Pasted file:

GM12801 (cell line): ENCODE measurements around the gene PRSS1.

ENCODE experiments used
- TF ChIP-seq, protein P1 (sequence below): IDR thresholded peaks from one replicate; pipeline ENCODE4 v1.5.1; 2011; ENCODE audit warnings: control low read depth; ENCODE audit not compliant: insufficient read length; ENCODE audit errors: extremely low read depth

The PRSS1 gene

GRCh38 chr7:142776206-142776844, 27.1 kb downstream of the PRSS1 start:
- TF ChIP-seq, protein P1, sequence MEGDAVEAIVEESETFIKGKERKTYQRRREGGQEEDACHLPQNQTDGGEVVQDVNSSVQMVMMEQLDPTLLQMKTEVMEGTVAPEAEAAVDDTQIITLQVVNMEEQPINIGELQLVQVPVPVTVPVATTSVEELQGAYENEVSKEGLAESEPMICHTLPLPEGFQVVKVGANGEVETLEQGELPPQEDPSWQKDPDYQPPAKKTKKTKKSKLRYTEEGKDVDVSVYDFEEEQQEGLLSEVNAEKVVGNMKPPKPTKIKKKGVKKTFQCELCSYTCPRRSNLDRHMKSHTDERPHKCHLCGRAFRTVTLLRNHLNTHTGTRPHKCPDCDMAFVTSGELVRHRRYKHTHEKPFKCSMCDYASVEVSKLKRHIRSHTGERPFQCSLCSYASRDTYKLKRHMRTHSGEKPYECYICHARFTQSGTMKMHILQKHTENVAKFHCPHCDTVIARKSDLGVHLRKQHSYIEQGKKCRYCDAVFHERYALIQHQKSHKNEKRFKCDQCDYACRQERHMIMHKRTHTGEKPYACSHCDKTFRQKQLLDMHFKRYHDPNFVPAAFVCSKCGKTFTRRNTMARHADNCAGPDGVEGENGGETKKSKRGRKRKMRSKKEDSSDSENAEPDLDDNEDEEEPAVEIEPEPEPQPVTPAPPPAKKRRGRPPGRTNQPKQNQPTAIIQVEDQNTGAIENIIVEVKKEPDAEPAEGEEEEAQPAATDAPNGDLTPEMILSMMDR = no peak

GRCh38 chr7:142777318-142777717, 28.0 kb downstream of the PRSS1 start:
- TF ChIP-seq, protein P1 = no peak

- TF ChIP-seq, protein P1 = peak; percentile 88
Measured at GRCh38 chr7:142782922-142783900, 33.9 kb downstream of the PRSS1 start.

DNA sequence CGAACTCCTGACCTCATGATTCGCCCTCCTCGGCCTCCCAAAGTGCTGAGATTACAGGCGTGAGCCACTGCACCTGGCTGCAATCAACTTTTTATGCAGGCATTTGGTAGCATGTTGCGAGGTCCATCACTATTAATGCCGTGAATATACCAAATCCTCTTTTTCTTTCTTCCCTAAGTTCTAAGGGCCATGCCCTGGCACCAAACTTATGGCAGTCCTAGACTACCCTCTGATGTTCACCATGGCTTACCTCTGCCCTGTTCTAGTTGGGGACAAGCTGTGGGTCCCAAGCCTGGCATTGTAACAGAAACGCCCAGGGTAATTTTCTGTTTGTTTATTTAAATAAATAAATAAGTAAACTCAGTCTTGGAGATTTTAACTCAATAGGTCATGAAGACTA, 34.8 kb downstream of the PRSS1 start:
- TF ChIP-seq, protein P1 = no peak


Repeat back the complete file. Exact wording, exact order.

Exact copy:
GM12801 (cell line): ENCODE measurements around the gene PRSS1.

ENCODE experiments used
- TF ChIP-seq, protein P1 (sequence below): IDR thresholded peaks from one replicate; pipeline ENCODE4 v1.5.1; 2011; ENCODE audit warnings: control low read depth; ENCODE audit not compliant: insufficient read length; ENCODE audit errors: extremely low read depth

The PRSS1 gene

GRCh38 chr7:142776206-142776844, 27.1 kb downstream of the PRSS1 start:
- TF ChIP-seq, protein P1, sequence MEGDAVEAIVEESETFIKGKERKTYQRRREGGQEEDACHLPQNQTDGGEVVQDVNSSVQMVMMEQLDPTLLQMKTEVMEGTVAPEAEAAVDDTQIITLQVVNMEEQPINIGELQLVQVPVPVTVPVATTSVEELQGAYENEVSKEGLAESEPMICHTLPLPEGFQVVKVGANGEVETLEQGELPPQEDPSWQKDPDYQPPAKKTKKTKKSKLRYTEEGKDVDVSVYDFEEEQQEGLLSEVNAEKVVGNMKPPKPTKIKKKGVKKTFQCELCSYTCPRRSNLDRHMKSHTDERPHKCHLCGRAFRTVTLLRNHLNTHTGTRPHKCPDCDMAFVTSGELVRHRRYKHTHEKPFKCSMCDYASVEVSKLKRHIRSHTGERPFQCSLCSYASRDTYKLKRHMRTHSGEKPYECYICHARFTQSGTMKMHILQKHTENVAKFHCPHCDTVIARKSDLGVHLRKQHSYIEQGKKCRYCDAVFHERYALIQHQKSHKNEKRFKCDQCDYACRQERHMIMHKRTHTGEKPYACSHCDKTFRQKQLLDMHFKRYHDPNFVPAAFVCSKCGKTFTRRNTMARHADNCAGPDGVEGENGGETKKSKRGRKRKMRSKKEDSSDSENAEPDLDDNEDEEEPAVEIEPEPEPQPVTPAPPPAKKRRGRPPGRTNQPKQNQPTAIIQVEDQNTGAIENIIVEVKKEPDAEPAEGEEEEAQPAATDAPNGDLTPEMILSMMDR = no peak

GRCh38 chr7:142777318-142777717, 28.0 kb downstream of the PRSS1 start:
- TF ChIP-seq, protein P1 = no peak

- TF ChIP-seq, protein P1 = peak; percentile 88
Measured at GRCh38 chr7:142782922-142783900, 33.9 kb downstream of the PRSS1 start.

DNA sequence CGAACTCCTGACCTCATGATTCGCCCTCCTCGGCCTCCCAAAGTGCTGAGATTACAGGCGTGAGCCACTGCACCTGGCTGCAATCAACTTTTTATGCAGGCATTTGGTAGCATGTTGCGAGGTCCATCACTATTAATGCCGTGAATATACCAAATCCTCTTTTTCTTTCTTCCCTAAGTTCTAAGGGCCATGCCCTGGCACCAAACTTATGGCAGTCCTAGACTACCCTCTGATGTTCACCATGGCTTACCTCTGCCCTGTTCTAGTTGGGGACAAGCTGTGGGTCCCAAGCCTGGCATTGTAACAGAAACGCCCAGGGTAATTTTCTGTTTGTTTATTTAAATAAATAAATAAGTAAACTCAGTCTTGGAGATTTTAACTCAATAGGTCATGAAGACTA, 34.8 kb downstream of the PRSS1 start:
- TF ChIP-seq, protein P1 = no peak